- Regional farmers’ organizations also have policies regarding hemp. For example, the North Dakota Farmers Union, as part of its federal agricultural policy recommendations, has urged “Congress to legalize the production of industrial hemp.”152 The Rocky Mountain Farmers Union has urged “Congress and the USDA to re-commit and fully fund research into alternative crops and uses for crops” including industrial hemp. Also, they “support the decoupling of industrial hemp from the definition of marijuana” under the CSA and “demand the President and the Attorney General direct the U.S. Drug Enforcement Agency (DEA) to differentiate between industrial hemp and marijuana and adopt a policy to allow American farmers to grow industrial hemp under state law without requiring DEA licenses” to “legalize the production of industrial hemp as an alternative crop for agricultural producers.”153
- The National Grange voted in 2009 to support “research, production, processing and marketing of industrial hemp as a viable agricultural activity.”154
- In California, ongoing efforts to revise the definition of marijuana to exclude “industrial hemp” (SB 566) are supported by the state’s sheriffs’ association.155 The county farm bureau and two sheriffs’ offices supported previous efforts in 2011 to establish a pilot program to grow industrial hemp in selected counties (although the state’s governor later vetoed the bill, SB 676).156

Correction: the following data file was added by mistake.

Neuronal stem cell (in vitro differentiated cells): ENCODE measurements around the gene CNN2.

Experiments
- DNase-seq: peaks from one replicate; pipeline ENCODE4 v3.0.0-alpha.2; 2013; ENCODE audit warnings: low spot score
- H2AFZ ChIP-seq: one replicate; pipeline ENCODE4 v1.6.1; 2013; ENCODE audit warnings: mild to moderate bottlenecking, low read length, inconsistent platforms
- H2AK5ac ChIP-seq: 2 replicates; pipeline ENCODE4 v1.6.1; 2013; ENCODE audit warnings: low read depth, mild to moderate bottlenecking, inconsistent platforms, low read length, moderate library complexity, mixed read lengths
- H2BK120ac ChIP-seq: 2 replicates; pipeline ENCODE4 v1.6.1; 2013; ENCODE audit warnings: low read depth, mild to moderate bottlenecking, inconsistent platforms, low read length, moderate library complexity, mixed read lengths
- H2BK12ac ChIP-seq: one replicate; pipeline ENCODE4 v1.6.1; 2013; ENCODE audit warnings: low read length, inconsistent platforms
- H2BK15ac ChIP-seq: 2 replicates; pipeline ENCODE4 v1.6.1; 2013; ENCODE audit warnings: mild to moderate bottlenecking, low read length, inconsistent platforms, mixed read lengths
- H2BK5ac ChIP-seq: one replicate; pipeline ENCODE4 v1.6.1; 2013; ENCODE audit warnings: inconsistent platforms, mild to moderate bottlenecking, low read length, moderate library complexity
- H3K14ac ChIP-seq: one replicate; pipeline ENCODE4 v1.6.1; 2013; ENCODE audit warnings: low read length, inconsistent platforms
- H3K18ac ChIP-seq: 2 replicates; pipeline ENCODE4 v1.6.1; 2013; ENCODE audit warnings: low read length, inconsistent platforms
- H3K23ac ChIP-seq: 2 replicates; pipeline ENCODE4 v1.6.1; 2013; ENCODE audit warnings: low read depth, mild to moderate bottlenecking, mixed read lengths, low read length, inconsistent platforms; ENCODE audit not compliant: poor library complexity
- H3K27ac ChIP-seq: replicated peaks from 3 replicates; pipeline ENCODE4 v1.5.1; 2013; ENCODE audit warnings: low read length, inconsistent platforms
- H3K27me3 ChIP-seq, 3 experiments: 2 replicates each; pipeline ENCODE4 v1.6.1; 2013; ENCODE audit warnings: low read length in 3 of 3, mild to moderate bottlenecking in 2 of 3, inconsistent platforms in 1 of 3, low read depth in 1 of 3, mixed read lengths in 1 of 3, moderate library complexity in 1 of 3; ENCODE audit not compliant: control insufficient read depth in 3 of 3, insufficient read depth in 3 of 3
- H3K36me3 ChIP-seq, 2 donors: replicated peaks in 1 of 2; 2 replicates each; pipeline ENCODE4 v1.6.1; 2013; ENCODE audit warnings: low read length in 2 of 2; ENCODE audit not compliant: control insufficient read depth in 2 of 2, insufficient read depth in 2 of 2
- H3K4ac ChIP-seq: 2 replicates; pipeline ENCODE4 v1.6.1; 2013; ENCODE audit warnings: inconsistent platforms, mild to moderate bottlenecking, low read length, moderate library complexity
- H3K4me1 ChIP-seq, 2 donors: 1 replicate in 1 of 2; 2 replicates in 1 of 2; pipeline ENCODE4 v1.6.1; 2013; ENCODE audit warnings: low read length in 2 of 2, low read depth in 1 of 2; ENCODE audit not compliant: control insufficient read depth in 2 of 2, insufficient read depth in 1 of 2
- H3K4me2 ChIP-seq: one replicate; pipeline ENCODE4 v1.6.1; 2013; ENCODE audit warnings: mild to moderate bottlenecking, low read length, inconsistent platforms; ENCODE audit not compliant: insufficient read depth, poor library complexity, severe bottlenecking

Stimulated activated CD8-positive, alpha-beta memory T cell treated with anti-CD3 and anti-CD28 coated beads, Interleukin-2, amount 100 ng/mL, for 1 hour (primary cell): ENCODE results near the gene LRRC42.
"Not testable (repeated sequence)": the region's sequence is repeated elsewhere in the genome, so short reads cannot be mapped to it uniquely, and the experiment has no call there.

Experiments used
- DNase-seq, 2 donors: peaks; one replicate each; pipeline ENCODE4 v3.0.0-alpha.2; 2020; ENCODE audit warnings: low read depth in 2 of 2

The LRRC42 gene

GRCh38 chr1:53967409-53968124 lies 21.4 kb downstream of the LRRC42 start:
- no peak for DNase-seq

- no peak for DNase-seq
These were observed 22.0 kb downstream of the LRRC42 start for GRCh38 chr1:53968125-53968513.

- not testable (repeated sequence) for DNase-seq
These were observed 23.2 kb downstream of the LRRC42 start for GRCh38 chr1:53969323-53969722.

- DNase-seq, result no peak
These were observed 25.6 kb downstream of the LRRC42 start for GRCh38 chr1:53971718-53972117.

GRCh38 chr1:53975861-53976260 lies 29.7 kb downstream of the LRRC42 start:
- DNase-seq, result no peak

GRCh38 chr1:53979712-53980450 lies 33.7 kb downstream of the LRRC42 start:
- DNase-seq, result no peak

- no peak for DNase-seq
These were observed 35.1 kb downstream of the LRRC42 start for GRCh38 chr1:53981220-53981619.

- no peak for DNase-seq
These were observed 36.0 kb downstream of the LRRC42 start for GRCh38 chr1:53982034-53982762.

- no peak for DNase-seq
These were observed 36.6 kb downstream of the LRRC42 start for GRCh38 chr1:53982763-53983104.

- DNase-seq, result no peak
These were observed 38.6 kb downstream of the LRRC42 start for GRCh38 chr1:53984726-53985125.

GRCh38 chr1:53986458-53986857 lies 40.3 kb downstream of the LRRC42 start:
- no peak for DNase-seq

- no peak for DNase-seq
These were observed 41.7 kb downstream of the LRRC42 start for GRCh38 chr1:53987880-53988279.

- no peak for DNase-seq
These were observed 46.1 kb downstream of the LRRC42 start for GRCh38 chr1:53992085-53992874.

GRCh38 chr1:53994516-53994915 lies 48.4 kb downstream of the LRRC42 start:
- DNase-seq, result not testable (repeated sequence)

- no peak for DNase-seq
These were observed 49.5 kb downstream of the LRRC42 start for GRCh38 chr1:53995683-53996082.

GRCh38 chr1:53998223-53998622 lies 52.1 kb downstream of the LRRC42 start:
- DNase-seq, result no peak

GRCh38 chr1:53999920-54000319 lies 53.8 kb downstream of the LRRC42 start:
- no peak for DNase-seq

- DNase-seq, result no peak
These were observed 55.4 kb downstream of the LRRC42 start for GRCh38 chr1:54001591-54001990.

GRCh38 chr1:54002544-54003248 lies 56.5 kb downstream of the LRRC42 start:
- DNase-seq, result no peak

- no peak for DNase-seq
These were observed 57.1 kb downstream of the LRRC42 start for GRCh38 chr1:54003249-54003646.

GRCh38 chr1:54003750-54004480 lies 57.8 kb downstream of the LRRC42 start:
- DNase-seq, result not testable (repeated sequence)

- North American Industrial Hemp Council—a coalition of farmers, state legislators, former officials, scientists, merchants, entrepreneurs, and environmentalists—filed a petition in June 2016 asking DEA to “remove industrial hemp from the federal drug schedules.”157
Despite support by some, other groups continue to oppose policy changes regarding cannabis. For example, the National Alliance for Health and Safety, as part of Drug Watch International, claims that proposals to reintroduce hemp as an agricultural crop are merely a strategy by “the international pro-drug lobby to legalize cannabis and other illicit substances.”158 The California Narcotic Officers’ Association claims that allowing for industrial hemp production would undermine state and federal enforcement efforts to regulate marijuana production, since, they claim, the two crops are not distinguishable through ground or aerial surveillance but would require costly and time-consuming lab work to be conducted.159 This group also claims that these similarities would create an incentive to use hemp crops to mask illicit marijuana production, since marijuana is such a lucrative cash crop.160 Concerns about the potential linkages to the growing and use of illegal drugs are also expressed by some parent and community organizations, such as the Drug Free America Foundation and PRIDE.161
Given DEA’s current policy positions and perceived DEA opposition to changing its current policies because of concerns over how to allow for hemp production without undermining the agency’s drug enforcement efforts and regulation of the production and distribution of marijuana, hemp proponents say that further policy changes regarding industrial hemp are likely not forthcoming absent congressional legislative action.